The following case study documents the completion of a pipe ramming job in Shercock, Co. Cavan. The works commenced on July 9th 2013 and were completed on the same day.
Scope of the works:
The works consisted of the installation of a steel casing drainage pipe underneath a country road in order to connect the drainage systems between two paddocks. Pipe ramming was chosen as the preferred methodology.
Pipe Ramming is a trenchless method for the installation of steel pipes and casings. Typically, distances of up to 30m long and up to 1500mm Diameter are feasible. This method is usually employed for shallow installations under railway lines and roads. The method delivers pneumatic percussive blows to drive the pipe through the ground. The leading edge of the pipe is typically left open. This directs the soil into the interior of the pipe instead of compacting it outside the pipe. Once the installation is complete, the spoil is typically removed using an auger, compressed air or water jetting.
Figure 1 shows the steel pipe that is to be rammed through the ground beneath the road.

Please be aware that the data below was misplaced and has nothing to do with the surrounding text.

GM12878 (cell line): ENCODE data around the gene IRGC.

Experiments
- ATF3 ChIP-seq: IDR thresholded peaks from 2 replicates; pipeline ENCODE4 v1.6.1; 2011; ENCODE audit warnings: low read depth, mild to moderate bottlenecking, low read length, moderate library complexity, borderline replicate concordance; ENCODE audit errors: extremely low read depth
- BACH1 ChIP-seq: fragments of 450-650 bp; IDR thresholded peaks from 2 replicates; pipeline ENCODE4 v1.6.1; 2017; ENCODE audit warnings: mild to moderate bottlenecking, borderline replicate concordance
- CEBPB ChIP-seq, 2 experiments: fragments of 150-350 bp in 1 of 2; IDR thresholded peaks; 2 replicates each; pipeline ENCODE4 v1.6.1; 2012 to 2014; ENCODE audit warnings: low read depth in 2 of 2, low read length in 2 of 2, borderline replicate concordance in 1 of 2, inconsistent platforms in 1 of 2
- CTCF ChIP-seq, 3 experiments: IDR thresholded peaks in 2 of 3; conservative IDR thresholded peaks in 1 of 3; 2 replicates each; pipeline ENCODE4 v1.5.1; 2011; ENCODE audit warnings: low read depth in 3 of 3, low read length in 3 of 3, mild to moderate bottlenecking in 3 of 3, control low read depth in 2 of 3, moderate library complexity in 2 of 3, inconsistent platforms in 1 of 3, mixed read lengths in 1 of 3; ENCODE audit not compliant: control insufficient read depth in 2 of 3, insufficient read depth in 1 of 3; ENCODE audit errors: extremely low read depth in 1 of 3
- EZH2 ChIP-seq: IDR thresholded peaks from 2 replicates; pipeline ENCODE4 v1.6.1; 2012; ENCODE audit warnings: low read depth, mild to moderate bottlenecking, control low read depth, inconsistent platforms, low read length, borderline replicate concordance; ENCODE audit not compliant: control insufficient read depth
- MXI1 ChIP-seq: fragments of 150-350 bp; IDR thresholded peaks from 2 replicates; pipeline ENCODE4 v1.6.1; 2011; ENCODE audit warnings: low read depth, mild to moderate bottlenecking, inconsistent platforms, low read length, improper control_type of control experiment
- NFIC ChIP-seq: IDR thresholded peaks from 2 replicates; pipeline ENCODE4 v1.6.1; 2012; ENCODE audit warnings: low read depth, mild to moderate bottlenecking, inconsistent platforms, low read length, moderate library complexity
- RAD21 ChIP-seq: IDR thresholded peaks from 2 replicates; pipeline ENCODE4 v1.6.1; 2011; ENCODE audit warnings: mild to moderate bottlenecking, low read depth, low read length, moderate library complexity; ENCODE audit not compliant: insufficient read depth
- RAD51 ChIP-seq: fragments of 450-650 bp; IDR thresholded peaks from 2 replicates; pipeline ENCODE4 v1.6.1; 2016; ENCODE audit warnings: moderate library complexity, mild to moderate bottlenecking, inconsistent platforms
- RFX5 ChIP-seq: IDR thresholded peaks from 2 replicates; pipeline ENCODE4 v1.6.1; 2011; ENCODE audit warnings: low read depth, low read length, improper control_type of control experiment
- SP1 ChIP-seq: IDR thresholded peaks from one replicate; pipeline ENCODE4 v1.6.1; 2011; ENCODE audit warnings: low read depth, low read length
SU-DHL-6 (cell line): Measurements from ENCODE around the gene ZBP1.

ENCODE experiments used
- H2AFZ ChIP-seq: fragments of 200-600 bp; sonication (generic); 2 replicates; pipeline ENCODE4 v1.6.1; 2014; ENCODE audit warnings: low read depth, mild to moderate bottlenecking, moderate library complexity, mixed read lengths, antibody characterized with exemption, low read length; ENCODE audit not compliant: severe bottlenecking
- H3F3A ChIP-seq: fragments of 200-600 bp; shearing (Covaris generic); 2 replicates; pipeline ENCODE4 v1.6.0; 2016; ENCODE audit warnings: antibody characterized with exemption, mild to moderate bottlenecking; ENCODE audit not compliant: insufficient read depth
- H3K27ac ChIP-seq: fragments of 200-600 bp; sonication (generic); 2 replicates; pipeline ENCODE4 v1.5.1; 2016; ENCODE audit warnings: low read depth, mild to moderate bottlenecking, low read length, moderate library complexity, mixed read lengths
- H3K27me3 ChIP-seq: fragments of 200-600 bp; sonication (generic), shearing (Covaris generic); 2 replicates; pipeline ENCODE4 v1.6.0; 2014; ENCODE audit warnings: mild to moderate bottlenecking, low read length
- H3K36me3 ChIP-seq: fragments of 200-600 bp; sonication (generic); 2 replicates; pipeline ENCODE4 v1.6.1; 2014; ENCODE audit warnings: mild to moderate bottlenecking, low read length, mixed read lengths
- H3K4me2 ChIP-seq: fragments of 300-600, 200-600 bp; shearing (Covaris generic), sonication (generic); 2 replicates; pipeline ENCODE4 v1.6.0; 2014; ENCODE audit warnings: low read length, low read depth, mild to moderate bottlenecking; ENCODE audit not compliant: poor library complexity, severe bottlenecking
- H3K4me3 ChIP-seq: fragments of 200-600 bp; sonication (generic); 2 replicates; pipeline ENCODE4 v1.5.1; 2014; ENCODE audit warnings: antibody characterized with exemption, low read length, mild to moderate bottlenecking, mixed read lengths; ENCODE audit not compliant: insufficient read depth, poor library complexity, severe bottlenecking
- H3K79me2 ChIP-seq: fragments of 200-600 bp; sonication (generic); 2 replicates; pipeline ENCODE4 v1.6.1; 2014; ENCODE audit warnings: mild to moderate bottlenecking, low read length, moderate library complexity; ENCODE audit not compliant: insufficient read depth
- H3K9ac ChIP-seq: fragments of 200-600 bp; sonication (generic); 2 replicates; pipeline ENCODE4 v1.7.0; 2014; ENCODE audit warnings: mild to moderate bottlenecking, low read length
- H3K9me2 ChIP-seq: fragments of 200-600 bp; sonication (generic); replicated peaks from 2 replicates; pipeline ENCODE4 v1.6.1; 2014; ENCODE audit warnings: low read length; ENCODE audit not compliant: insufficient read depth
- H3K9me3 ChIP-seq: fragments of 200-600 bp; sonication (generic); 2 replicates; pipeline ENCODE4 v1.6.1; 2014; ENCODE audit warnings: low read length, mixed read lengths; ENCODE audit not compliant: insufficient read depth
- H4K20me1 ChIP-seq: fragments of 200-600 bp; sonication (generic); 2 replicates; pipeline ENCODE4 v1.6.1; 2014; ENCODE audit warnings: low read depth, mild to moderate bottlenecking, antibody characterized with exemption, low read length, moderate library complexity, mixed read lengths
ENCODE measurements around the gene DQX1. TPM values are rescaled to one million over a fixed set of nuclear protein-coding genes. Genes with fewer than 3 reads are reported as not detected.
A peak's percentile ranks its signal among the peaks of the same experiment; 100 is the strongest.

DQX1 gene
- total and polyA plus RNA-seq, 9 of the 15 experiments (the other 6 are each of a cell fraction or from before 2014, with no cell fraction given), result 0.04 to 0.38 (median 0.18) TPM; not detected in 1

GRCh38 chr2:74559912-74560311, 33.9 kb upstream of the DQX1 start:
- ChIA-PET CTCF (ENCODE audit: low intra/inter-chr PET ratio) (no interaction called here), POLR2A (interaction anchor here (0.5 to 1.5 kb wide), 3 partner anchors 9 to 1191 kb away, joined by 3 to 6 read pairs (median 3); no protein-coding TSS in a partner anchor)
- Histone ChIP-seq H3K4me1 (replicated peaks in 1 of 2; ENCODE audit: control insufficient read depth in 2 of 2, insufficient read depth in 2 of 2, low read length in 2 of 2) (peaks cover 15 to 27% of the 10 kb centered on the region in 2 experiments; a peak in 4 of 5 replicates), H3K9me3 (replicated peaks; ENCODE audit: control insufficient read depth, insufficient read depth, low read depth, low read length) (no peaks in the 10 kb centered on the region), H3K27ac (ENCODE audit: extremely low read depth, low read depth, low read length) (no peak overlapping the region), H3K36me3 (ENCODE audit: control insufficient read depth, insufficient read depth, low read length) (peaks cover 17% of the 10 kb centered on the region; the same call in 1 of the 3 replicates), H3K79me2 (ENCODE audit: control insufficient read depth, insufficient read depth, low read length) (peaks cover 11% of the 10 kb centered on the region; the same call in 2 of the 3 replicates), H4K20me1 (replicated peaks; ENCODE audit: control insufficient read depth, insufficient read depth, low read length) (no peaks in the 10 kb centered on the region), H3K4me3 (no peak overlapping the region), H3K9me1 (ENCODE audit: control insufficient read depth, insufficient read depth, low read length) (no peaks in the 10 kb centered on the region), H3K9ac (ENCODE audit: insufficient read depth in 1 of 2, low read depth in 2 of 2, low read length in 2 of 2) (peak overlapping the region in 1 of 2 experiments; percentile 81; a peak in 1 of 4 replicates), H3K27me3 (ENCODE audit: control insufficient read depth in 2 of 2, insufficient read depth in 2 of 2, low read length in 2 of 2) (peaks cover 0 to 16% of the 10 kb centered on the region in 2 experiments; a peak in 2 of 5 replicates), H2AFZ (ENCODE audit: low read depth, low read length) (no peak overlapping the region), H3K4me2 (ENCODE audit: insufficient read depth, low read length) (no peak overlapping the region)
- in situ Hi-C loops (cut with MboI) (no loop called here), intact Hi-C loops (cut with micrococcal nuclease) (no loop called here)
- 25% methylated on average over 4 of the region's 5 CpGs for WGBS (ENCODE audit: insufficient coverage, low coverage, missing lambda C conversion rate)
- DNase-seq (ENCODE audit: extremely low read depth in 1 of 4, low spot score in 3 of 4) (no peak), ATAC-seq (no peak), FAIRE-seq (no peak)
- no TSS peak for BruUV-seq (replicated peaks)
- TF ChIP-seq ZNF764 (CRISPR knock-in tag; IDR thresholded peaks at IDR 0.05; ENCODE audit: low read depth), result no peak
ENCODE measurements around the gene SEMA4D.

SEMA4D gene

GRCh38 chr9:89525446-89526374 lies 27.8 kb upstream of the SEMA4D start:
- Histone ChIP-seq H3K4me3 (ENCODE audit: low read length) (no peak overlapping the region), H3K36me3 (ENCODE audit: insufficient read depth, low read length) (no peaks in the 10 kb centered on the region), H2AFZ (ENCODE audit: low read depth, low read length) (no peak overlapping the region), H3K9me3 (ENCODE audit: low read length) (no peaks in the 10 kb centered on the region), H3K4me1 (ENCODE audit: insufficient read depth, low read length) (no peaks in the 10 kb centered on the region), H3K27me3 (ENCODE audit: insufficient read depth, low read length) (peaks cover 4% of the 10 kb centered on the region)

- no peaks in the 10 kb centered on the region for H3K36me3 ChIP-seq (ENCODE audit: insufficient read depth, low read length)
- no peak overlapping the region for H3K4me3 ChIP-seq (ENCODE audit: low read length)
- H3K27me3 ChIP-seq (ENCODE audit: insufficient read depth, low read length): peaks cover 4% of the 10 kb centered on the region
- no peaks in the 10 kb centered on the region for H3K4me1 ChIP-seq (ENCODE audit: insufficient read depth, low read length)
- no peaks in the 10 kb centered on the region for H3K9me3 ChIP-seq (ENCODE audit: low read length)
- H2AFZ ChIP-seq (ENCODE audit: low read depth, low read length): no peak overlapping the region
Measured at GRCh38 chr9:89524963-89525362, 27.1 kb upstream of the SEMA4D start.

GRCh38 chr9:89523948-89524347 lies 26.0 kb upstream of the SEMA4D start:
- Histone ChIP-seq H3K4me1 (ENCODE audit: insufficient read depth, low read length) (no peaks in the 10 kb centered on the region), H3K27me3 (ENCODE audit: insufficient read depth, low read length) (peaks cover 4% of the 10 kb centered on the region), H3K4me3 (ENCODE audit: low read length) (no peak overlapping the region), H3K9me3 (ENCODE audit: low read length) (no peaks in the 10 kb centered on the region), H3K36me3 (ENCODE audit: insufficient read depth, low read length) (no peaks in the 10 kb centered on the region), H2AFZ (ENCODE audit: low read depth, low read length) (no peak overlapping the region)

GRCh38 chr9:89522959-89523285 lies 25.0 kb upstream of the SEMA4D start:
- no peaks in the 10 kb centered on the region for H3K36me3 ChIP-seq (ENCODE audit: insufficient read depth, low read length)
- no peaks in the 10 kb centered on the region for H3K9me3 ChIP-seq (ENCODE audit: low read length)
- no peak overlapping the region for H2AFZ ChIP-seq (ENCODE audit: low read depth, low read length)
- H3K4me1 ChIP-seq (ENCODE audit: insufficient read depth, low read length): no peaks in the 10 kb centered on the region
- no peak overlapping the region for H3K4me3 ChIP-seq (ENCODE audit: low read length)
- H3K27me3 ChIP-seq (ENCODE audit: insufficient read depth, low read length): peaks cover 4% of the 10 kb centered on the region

11m in length.
500mm Internal Diameter.
523mm External Diameter.
Figure 2 shows the completed trench cut out. The lower trench in the middle is for the placement of the pipe, while the outer trench is for the digger’s access. The road we are ramming beneath is just beyond the shrubbery in the background of the picture.
Figure 3 shows the pipe being hoisted into position into the lower trench. Levels are monitored at this point and for the remainder or the ramming to ensure the correct incline (1%) is achieved. It is monitored using a total station and level.
Figure 4 shows the collets after being inserted into the end of the pipe to be rammed. The purpose of the collets is to securely lock the pipe rammer to the casing during ramming.
Figure 5 shows the pneumatic pipe rammer securely locked to the collets ready to begin ramming.
Figure 6 – With the both the steel casing pipe and the pipe rammer in place, ramming can begin.
Figure 7 shows the completion of the pipe ramming. At this stage the pipe had been received at the opposite end.
Figure 8 shows the rammed pipe protruding out of the soil as it has reached the far end. The spoil will be removed from the pipe using either an auger, compressed air or water jetting.
Some other examples of Pipe Ramming:
Figure 9 shows another completed pipe ramming job. Here, there were 2 pipes being rammed, one for a water pipe and the other for electric cables.
Figure 10a documents a pipe ramming job being completed at an ESB plant in Baltray, Co Louth.
Figure 10b documents the same job as in Figure 10a from a different angle.